For me, watching a beloved text be visually honored and appreciated, the enjoyment was complete.
The opening episode is shot with a luxurious burnt umber and sienna palette by cinematographer Martin Ruhe, and is generously permeated with a lovely score from brothers Rupert Gregson-Williams and Harry Gregson-Williams, as well as with music of the era.
It looks great, and thanks to executive producers George Clooney and Grant Heslov, (both of whom also lap up key on-screen roles as Colonel Scheisskopf and Doc Daneeka, respectively), you immediately know you’re in capable hands.
Clooney was originally slated to play the role of wartime commander Colonel Cathcart, but decided to move to the more inane and absurd role of Scheisskopf when Kyle Chandler signed on to play Cathcart.
I mean, Kyle Chandler. Coach T. He doesn’t appear until the last ten minutes of the pilot episode, but oh baby does he deliver. Lady C loves him and I didn’t tell her he was in it, so when he appeared out of thin air I heard her lose her breath a little. Goddamn is that boy beloved. Texas Forever, y’all.
The most difficult part of turning prose to video with regard to Catch 22 is the number of cast members you’re meant to distinguish. I remember this same dynamic around the turn of the last century when everyone was trying to sell a fantasy football show. There were dozens of scripts floating around Los Angeles, but they all had the same problem: too many characters. A standard fantasy football league is 10-14 players. So how do you distinguish them in a visual medium? One has a beard. One wears a funny hat, etc. It was still unwieldy. Eventually, FX’s The League won that battle by shitcanning half the league members and making them virtual online players. Boom. Done.
That problem in Catch 22 is compounded by the fact that you have upwards of fifteen young, white guys all in the same uniform. It’s 1942 when we meet them. It’s not like you can give one of them a red mohawk.
(That’s Clooney there, by the way, in the foreground, hamming it up)
To solve this the show opts for tight singles of each cast member with their name superimposed next to them. Kid Sampson. Clevinger. Dunbar. Nately. McWatt. Orr. They play the hits right off the bat to give the audience a map.
But really, there’s only one of these that really matter. Captain Yossarian. Or Yoyo, as he’s introduced.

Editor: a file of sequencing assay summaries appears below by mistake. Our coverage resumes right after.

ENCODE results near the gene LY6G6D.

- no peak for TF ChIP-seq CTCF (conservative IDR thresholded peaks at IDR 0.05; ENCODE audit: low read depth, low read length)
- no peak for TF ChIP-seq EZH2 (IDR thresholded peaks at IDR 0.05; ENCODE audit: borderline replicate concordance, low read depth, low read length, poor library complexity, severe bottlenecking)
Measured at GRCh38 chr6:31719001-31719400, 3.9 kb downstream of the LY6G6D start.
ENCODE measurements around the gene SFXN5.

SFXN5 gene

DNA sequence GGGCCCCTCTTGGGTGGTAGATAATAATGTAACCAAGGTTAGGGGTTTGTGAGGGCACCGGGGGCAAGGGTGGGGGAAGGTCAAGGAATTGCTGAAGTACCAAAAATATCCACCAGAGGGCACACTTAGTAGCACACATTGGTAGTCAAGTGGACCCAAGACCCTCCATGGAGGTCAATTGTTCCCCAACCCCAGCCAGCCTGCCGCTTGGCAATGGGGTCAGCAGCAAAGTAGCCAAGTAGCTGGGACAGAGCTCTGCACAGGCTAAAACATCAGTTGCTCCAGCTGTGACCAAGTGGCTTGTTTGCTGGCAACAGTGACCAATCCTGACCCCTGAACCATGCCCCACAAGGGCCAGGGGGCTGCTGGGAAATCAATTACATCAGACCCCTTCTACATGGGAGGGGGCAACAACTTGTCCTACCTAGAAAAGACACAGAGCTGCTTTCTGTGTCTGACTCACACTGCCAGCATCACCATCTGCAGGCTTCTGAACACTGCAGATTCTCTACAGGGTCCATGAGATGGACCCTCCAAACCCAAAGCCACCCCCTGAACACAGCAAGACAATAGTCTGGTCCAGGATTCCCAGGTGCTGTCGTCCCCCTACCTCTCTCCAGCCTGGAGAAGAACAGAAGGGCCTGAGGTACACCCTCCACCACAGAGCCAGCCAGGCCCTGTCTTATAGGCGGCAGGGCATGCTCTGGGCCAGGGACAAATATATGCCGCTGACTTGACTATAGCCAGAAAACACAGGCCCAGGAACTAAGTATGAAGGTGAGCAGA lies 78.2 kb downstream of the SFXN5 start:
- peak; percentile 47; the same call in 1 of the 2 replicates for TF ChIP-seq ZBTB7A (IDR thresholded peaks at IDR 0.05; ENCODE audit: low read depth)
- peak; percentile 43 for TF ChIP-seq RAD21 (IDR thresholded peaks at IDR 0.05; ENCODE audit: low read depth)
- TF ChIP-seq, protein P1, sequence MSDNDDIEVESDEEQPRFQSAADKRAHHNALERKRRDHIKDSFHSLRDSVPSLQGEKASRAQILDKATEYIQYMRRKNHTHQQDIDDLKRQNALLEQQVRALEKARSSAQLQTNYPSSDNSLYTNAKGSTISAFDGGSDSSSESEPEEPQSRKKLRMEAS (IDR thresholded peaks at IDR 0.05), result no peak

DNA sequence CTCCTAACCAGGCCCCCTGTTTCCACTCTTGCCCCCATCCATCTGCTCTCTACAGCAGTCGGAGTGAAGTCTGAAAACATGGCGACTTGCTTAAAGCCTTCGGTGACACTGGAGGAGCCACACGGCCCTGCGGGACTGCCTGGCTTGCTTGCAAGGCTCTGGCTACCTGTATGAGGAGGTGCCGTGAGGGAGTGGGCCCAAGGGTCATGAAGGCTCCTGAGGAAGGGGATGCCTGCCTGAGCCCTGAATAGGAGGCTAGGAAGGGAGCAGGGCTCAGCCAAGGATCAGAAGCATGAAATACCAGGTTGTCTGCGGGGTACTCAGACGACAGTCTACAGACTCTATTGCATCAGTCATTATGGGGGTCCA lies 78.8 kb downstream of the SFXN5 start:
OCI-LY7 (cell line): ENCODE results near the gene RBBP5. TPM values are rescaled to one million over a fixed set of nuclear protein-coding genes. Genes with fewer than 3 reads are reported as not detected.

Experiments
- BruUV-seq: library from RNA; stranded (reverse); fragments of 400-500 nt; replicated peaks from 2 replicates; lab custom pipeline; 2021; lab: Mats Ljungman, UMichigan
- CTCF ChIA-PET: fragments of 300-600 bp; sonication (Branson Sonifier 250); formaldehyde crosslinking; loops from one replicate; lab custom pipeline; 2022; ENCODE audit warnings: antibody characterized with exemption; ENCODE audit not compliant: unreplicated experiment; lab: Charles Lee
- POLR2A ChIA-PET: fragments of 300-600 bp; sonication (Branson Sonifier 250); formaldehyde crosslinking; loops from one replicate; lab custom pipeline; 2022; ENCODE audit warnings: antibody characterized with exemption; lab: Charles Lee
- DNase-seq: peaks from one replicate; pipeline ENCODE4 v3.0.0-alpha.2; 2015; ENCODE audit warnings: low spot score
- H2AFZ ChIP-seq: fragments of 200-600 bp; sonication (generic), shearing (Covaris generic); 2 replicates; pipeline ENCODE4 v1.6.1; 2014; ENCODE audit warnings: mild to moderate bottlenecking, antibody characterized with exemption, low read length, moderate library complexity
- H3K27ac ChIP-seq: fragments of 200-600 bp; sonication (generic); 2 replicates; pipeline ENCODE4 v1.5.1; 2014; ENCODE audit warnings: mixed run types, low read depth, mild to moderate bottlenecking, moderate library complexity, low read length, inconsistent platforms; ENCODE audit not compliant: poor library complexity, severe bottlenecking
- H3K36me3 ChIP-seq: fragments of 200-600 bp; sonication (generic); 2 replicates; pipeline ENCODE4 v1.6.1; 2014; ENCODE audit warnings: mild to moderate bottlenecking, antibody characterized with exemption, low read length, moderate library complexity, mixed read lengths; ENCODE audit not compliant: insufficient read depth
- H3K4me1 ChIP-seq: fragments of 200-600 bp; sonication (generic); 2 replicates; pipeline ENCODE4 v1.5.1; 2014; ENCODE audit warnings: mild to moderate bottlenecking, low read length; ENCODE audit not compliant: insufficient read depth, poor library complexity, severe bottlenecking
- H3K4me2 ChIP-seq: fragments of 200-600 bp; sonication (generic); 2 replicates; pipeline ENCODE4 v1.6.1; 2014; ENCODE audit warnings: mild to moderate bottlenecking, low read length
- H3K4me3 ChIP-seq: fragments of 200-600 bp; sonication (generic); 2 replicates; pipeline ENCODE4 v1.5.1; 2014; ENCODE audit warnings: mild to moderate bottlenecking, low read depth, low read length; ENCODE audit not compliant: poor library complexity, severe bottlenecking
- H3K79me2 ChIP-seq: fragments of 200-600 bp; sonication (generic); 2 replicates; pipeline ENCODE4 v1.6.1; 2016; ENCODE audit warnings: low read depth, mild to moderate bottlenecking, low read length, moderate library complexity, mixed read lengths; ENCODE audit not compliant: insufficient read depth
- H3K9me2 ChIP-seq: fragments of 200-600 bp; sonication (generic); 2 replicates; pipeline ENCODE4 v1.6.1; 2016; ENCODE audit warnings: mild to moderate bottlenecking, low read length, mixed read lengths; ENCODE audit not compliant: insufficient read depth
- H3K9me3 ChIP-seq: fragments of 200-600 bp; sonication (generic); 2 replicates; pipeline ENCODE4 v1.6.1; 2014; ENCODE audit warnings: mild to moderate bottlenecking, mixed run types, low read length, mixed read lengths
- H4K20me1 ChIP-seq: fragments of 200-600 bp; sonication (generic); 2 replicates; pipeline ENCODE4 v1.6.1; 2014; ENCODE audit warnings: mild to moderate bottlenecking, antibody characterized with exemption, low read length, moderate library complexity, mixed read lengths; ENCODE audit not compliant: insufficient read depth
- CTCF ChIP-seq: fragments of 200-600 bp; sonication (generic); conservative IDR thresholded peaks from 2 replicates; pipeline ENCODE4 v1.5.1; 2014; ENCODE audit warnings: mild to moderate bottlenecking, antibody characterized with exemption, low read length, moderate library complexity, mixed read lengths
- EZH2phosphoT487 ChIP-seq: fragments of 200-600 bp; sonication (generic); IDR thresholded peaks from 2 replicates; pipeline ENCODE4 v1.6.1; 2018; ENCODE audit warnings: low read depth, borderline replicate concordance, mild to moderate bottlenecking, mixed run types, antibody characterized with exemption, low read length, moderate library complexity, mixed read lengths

This is his show. Yossarian is played by It Comes At Night’s Christopher Abbott, and without having seen the remaining five episodes, I can tell you that the series will either sink or swim because of his performance. That’s how important Yossarian is to Catch 22. It’s entirely his experience as a sane person stuck in an insane situation.
Yossarian is desperate to live, and deeply resents the fact that thousands of people he doesn’t know are trying to kill him. He vows to “live forever or die in the attempt.” And a copious amount of the source material is just a chronicle of how he schemes, through any means necessary, to get out of combat.
The pilot episode did an amazing job of capturing his fear and making it feel palpable. It’s something that varies in degrees in the book depending on how you read it. For me, it was refreshing to see the series commit to Yossarian’s trauma right off the bat. These guys are in a floating tin can, flying in a straight line with no cover, and the enemy is trying to blast them out of the sky. It’s nuts.
To make it worse, Yossarian continually points out, the war is largely already won. The Germans have been routed. The enemy is in full retreat. Why keep bombing?
After one episode, the series looks to have potential. Abbot was excellent as Yossarian. His swarthy looks work for the character, identified as Assyrian by Heller, and later as Armenian in the sequel, ‘Closing Time’. Abbot is interesting to look at; at times he appears to be an everyman, and other times the camera catches him in a way where he’s drop dead gorgeous.
Whether or not the series captures the breadth of Heller’s genius level comedy remains to be seen. Clooney kills it out of the gate. He plays stupid so, so well. Chandler is a wonder. Add Hugh Laurie to that cadre as Major De Coverley and you’re off to the races.
Six total episodes, all available to stream right now with your Hulu subscription. I don’t yet know if this series will be able to fully deliver on the magnificence of Heller’s brilliant anti-war manifesto, but if the first episode is any indication, it’s got a fighting chance.
Header Image Source: Images courtesy of Hulu